A-Z

Interview 37

Brief Outline: For DTaP/IPV/Hib' Followed recommendations of the health professionals. For MMR' Gathered information from the media, and talked to friends who were doctors. His own experience of working with children with learning difficulties informed their decision.
Background: At time of interview' married, Twins, 18 months old. Parent's occupation' Mother- Barrister, Father- Teacher. Ethnic background' White-British.

More about me...

 

Acknowledge and explain all the risks involved with immunisations, rather than dismiss parent's...

SHOW TEXT VERSION
PRINT TRANSCRIPT
Father' I think that they have to empathise with the difficulty of making a decision under the kind of glare of media speculation. Suffice to say I think they probably presented it as a kind of considered decision to be made rather than an inevitability. I think if they'd presented it as an inevitability I think people who maybe think they're informed and are worried will then recoil from that. So I think they should present it as something that is to do with, you know, it's a considered decision rather than a kind of inevitability. And I think probably it's probably best if they relate their own sense of dilemma and research and some of that uncertainty in it all.

I think if a doctor presents it as a certainty and is blas' and brash and confident, over-confident, that would certainly make me recoil and think twice. Because it would make me feel they're selling it to me rather than giving me the facts, which I'm sure the facts can be disputed otherwise they wouldn't have been a scare. I'm sure the facts are that actually you can't say categorically that it doesn't cause autism. So if someone were to tell me, maybe statistically this and this and this, but if they were to be very persuasive and very categorical that would make me recoil from any clarity about what I actually was going to do.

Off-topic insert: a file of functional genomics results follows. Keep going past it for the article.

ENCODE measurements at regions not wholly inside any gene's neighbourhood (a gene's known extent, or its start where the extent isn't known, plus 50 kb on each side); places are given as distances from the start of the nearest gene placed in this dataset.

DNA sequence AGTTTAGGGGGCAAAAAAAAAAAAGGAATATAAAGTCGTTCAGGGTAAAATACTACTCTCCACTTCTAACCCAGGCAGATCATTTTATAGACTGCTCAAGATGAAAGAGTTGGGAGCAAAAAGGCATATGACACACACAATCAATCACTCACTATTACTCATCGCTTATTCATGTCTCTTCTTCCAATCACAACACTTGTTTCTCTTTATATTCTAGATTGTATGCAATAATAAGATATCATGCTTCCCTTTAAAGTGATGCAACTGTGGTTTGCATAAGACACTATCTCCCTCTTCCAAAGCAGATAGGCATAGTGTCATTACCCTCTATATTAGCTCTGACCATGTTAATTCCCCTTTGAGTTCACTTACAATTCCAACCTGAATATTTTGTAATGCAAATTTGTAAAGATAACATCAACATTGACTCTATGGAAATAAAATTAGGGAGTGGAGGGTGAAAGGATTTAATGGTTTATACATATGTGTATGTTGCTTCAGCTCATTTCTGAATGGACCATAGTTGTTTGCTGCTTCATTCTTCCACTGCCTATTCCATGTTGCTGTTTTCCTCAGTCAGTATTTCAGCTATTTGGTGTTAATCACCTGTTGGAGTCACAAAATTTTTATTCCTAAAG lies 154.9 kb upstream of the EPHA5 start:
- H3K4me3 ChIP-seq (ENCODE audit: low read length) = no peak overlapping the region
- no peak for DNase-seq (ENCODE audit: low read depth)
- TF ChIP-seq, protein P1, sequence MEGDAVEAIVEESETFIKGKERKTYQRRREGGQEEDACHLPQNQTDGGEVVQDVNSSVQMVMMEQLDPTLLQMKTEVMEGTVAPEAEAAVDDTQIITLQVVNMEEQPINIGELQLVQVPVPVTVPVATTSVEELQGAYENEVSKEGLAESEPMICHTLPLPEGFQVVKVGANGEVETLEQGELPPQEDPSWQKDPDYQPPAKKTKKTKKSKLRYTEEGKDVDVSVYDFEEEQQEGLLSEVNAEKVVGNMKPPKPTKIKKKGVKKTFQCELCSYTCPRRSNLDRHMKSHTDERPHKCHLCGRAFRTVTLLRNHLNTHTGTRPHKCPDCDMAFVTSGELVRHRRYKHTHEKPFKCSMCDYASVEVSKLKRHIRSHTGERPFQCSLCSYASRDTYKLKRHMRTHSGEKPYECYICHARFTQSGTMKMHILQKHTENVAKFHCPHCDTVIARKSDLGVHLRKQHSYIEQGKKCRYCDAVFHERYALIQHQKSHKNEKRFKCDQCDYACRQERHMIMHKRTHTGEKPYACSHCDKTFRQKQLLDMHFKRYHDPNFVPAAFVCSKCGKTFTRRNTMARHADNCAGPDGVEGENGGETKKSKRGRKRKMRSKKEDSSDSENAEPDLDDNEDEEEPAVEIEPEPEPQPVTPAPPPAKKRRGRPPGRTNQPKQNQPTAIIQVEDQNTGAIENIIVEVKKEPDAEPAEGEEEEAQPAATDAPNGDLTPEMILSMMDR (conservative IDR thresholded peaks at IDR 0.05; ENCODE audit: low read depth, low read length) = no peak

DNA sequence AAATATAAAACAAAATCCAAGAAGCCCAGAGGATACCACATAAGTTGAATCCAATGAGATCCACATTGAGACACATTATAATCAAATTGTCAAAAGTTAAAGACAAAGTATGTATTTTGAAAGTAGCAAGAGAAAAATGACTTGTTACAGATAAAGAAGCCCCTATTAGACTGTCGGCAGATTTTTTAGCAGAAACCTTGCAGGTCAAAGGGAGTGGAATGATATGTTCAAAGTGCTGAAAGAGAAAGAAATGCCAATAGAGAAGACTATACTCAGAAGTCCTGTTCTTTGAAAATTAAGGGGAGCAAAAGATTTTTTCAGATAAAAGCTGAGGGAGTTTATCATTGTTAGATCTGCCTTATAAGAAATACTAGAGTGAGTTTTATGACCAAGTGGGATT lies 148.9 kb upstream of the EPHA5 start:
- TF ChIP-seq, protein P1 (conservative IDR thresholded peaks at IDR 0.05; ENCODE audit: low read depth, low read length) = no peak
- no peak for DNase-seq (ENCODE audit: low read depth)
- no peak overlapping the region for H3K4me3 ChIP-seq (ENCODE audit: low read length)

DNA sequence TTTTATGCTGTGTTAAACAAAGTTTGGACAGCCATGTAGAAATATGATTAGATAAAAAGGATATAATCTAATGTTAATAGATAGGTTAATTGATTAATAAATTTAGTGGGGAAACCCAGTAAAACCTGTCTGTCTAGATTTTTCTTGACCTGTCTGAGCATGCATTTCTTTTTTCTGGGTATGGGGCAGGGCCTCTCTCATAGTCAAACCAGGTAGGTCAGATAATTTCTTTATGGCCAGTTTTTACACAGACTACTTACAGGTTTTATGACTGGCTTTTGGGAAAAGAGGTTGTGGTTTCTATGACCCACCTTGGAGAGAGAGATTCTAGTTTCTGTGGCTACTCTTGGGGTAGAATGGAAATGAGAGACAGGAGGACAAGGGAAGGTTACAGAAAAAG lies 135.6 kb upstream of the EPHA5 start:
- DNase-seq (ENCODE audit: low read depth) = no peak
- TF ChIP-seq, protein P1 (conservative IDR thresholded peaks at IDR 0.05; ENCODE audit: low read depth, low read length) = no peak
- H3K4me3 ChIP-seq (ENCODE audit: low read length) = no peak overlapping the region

The scientific basis of the research study was dubious and had conflicts of interest.

SHOW TEXT VERSION
PRINT TRANSCRIPT
The issue later on about MMR was not a difficult one really. I suppose a sort of political conviction about public health and the need to be part of collective good health and obviously our own children. Not to say I wouldn't, you know, I care obviously about my own children's health. And also having felt as though the main proponent of some of the difficulties with MMR and autism etc was actually the institution which he worked for, which I understand was the Royal College or maybe not, no, maybe a central London hospital anyway, that had very, very significant links with a producer of an alternative set of immunisation possibilities. So I felt as though there was kind of insider dealing and it was all very dodgy that kind of research.

Previous Page
Next Page